Her hair has grown back since she went from ICE chemotherapy to immunotherapy in 2018, but cancer is still growing in Ms Vockler's lymphatic system

Her hair has grown back since she went from ICE chemotherapy to immunotherapy in 2018, but cancer is still growing in Ms Vockler's lymphatic system

Her hair has grown back since she went from ICE chemotherapy to immunotherapy in 2018, but cancer is still growing in Ms Vockler’s lymphatic system

Hodgkin lymphoma explained

Hodgkin lymphoma is a rare form of cancer that starts in a type of white blood cells called lymphocytes.

The disease begins in a lymph node, usually in the neck, then spreads through the lymphatic system from one group of lymph nodes to another.

Hodgkin lymphoma represents just 0.5 percent of all cancers diagnosed in Australia. About 11 percent of all lymphomas are types of Hodgkin lymphoma, while the remainder are non-Hodgkin.

Non-Hodgkin lymphoma may arise in lymph nodes anywhere in the body, whereas Hodgkin lymphoma typically begins in the upper body, such as the neck, chest or armpits.

Hodgkin lymphoma is often diagnosed at an early stage and is therefore considered one of the most treatable cancers.

Approximately 600 people in Australia are diagnosed with Hodgkin lymphoma every year, most commonly younger people aged 15 – 29 and older people over the age of 65. It is more common in men than women. 

The causes of Hodgkin lymphoma remain largely unclear, but risk factors include family history – with those who have a parent or sibling who has had Hodgkin’s slightly likelier to develop the disease – certain viruses, including glandular fever and HIV, and a generally weakened immune system which can occur because of autoimmune conditions or lengthy periods taking immunosuppressant drugs. 

Source: Lymphoma Australia

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Katrina Vockler is one of roughly 600 Australians diagnosed with Hodgkin lymphoma every year.

It is a rare disease that accounts for just 0.5 percent of all cancers diagnosed in Australia, and one most likely to occur in people aged between 15 and 25 or those over 65 years old.

Hodgkin’s is notoriously difficult to diagnose because symptoms are vague and easily confused with those of less sinister illnesses like bacterial or viral infections like pneumonia and glandular fever.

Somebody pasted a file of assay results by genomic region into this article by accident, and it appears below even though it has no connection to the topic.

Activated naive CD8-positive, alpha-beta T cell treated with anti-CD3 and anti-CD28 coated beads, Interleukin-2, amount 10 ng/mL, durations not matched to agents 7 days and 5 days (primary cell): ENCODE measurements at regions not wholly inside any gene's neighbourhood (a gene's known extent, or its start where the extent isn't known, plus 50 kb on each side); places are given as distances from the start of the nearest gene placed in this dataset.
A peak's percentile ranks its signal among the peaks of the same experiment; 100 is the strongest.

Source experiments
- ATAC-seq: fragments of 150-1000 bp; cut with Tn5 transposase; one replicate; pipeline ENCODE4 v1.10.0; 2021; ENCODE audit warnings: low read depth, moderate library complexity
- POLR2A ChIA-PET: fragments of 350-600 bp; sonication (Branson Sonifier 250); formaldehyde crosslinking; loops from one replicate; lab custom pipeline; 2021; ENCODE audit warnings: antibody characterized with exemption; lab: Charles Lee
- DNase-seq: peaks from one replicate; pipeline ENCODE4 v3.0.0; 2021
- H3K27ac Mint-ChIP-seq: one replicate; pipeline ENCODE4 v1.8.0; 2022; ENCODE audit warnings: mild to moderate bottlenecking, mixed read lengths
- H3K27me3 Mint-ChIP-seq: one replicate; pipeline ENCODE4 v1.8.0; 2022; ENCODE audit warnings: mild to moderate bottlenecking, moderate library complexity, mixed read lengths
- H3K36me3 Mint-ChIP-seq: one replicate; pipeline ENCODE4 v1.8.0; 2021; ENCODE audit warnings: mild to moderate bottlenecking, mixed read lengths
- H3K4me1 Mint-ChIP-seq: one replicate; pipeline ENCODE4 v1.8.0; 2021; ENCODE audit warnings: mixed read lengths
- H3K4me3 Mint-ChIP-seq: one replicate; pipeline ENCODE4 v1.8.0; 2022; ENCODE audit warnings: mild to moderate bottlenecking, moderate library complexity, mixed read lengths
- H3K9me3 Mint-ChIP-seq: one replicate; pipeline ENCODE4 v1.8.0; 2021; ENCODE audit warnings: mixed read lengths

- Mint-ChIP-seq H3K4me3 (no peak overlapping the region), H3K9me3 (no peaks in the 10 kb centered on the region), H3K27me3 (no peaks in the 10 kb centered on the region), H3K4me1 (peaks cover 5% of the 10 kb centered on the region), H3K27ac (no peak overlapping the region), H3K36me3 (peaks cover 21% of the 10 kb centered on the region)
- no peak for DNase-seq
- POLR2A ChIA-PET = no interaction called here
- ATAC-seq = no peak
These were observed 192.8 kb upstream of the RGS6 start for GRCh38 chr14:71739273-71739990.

Unlike cervical, breast and colon cancer, there are no screening programmes for Hodgkin’s and it cannot be diagnosed with a generic blood test, leading health organisations to label it a ‘silent killer’.

Ms Vockler feels the Australian government is failing to promote sufficient awareness about youth cancers, particularly lymphoma.

‘Everyone thinks you won’t get cancer unless you’re ”older” but the amount of young adults I’ve seen being diagnosed is absolutely heartbreaking,’ she said. 

‘I think something more needs to be done about it.’ 

Katrina feels the Australian government is failing to promote sufficient awareness about youth cancers, particularly lymphoma, which health organisations have dubbed a 'silent killer'

Katrina feels the Australian government is failing to promote sufficient awareness about youth cancers, particularly lymphoma, which health organisations have dubbed a 'silent killer'

Katrina feels the Australian government is failing to promote sufficient awareness about youth cancers, particularly lymphoma, which health organisations have dubbed a ‘silent killer’

Warning signs of Hodgkin’s include night sweats, itchiness and fatigue – all of which Ms Vockler experienced – as well as inflamed rashes, unexplained weight loss and painless lumps in the armpits, groin or neck.

Ms Vockler had no lumps on her neck, armpit or groin, a telltale symptom of Hodgkin’s, and only developed swelling on the side of her neck after she was diagnosed.